Try some old shortcuts when modern interstates get backed up

Jacques Kelly

August 01, 1991|By Jacques Kelly

Baltimoreans enjoy arguing the merits and drawbacks of certain well-traveled routes and the shortcuts to use when main roads are congested. Here's a guide to some shortcuts that have existed since pre-Beltway Baltimore.

One of my favorite westward shortcuts is the Gwynns Falls Parkway-Leakin Park route to Interstate 70 West, Columbia, Frederick and other points west. From the city, take 29th Street, go over the 29th Street Bridge, then around Druid Hill Park, make a left turn onto Gwynns Falls Parkway. You'll drive by Mondawmin, go through Walbrook and skirt the edge of Windsor Hills.

Follow the road and descend into Leakin Park via Windsor Mill Road. You'll pass under the Clifton Avenue Bridge, a remarkable piece of 1920s poured-concrete construction. If you stay on Windsor Mill Road, you'll eventually wind up at the West Forest Park Avenue traffic light, where you make a left. Then drive down another steep hill, cross Security Boulevard and follow the I-70 sign for Columbia, Frederick or Hagerstown.

The same route can be used for trips to Catonsville or Hunting Ridge. Take Gwynns Falls Parkway to Wetheredsville Road, turn left onto Wetheredsville and pick up Franklintown Road in Leakin Park. From here, it's a short hop through the Hunting Ridge neighborhood (Winans Way) to U.S. 40 West.

If along the way you make a wrong turn, you might wind up in ever-delightful Dickeyville.

My father considers it a sacred rite to begin southerly trips to Washington or the Eastern Shore by crossing the Hamburg Street Bridge in South Baltimore, due south of the new Camden Yards ballpark.

This bridge is being rebuilt but should be ready by Opening Day in April 1992. In the meantime, the old-fashioned Ostend Street Bridge handles traffic. Cab drivers returning from Baltimore-Washington International Airport via Russell Street use this route. They know a good thing.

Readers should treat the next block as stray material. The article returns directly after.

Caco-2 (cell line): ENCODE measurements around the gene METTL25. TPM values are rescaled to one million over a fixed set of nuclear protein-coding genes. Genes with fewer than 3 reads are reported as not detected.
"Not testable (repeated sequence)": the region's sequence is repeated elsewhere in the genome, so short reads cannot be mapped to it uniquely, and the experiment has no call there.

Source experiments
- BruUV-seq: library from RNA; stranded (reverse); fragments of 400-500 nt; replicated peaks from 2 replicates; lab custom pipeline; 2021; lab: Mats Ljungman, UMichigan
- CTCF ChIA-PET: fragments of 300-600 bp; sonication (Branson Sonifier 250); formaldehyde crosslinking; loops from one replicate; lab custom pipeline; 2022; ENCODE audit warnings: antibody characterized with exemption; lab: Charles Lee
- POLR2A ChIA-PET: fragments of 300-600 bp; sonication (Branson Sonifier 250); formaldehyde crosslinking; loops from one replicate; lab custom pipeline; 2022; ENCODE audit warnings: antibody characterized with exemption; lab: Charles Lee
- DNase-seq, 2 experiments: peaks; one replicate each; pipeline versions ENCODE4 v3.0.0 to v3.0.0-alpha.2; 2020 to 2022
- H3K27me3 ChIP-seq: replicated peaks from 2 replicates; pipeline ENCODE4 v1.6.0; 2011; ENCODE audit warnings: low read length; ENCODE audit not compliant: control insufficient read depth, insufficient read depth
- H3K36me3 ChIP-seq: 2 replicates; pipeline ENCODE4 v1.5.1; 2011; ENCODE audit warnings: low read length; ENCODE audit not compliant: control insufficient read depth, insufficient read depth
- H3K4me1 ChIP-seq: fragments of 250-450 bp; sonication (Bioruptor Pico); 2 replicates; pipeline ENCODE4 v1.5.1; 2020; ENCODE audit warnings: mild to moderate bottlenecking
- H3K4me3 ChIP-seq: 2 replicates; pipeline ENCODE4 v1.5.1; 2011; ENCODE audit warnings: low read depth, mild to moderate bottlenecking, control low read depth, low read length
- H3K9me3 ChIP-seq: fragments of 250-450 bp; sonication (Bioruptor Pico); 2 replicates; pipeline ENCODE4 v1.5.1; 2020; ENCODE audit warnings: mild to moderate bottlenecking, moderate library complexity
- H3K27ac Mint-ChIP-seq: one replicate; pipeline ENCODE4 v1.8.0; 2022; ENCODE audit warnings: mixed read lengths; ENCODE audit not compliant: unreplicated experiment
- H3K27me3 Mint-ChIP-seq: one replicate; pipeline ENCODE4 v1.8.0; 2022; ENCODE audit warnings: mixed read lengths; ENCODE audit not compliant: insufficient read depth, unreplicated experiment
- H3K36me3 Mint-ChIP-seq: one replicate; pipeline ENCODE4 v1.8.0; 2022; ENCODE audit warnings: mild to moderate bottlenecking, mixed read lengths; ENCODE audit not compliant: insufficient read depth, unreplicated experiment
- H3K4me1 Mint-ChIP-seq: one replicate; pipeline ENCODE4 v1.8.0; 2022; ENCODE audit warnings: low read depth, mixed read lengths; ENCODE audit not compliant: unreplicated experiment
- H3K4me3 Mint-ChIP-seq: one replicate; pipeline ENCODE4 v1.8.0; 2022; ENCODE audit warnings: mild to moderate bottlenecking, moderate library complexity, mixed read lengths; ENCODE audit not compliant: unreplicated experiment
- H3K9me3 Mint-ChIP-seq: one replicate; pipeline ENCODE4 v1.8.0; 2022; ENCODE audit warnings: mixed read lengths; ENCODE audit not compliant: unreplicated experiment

A fast, often overlooked crosstown route is 25th Street eastbound, then an easy right turn onto Bonaparte Avenue, which crosses Harford Road and bends around the north side of the Eastside District Court. Take a left onto North Avenue to Wolfe Street and make a right to head south to Fells Point. On a reverse trip, take Washington Street northbound to North Avenue, turn left onto North and pick up the route at the eastside of the courthouse.

In northeast Baltimore, a valuable alternate route to Harford or Belair roads is Walther Avenue, which runs between them and has a fraction of their annoying traffic lights.

A good way to reach a midtown destination, say Memorial Stadium or Johns Hopkins University's Homewood campus, involves using Moravia Road. From Interstate 95 south, get on the Harbor Tunnel Thruway for a short distance and get off at Moravia Road. Stay on Moravia. It will cross Belair Road. I usually take a left at Walther, which feeds into Harford Road at Herring Run Park. From here, you can use 32nd and 33rd streets to the stadium or Hopkins.

There's an alternate way into the redeveloped harbor area off busy I-95. This is the Key Highway exit. Although there's a long traffic light under the highway, near the Port Covington industrial area, a leg of Key Highway leads directly into the harbor area.

Before you know it, you're passing Federal Hill and can pick up Light and Calvert streets. It's also handy if you should get confused and miss Interstate 395 and its Conway Street exit.

Some other traffic rules: Avoid Charles Street from Conway to Franklin streets. Calvert is generally the fastest northbound artery. Avoid Broadway, too many lights and the subway construction at Johns Hopkins Hospital. Milton Avenue, in East Baltimore, is an efficient north-south route which connects nicely with Belair Road.

Falls Road is always good. Remember, however, the Falls Road Bridge just above Mount Washington is closed for repairs.

Madison Street's traffic lights are timed well for the most part and allow good traffic flow across town. Cab drivers often take this route to get to Martin Luther King Boulevard in a hurry. A fast shortcut to downtown from the boulevard is Druid Hill Avenue, which becomes Centre Street at Howard Street. Centre connects with St. Paul Street or Guilford Avenue, both good routes to the Inner Harbor.

Don't always let reflex action direct you to the Baltimore Beltway or the Jones Falls Expressway, which are not always the fastest routes because of heavy traffic.

And lastly, praise the heavens for Md. 97 to Annapolis and U.S. 50 to the Eastern Shore.

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